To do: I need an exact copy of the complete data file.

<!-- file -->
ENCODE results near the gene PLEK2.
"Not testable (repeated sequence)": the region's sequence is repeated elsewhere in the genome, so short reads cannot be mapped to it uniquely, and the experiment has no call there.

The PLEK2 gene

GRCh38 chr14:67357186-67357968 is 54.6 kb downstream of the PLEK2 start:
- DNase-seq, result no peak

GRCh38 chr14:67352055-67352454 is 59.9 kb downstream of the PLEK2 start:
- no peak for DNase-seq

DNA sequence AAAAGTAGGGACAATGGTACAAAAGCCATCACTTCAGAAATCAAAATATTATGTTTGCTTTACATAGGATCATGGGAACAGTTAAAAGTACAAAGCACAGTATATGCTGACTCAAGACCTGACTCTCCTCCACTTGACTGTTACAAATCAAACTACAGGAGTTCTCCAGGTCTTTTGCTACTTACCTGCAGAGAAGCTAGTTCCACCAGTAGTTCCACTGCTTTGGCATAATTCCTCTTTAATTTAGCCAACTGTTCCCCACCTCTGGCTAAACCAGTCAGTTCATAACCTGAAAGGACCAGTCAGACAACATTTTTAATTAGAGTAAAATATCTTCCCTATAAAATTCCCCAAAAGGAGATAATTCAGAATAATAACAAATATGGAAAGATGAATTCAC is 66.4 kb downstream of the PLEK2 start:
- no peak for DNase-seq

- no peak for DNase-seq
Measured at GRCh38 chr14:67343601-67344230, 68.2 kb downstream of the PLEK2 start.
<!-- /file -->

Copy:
ENCODE results near the gene PLEK2.
"Not testable (repeated sequence)": the region's sequence is repeated elsewhere in the genome, so short reads cannot be mapped to it uniquely, and the experiment has no call there.

The PLEK2 gene

GRCh38 chr14:67357186-67357968 is 54.6 kb downstream of the PLEK2 start:
- DNase-seq, result no peak

GRCh38 chr14:67352055-67352454 is 59.9 kb downstream of the PLEK2 start:
- no peak for DNase-seq

DNA sequence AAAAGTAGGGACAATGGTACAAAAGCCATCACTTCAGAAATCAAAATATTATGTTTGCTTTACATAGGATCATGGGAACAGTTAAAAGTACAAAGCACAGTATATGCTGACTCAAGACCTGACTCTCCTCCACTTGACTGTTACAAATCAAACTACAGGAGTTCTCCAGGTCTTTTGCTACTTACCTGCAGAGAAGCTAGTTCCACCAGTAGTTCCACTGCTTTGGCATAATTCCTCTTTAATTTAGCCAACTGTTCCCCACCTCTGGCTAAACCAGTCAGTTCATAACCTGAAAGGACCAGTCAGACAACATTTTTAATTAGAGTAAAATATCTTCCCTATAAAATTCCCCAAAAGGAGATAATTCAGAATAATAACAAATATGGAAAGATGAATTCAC is 66.4 kb downstream of the PLEK2 start:
- no peak for DNase-seq

- no peak for DNase-seq
Measured at GRCh38 chr14:67343601-67344230, 68.2 kb downstream of the PLEK2 start.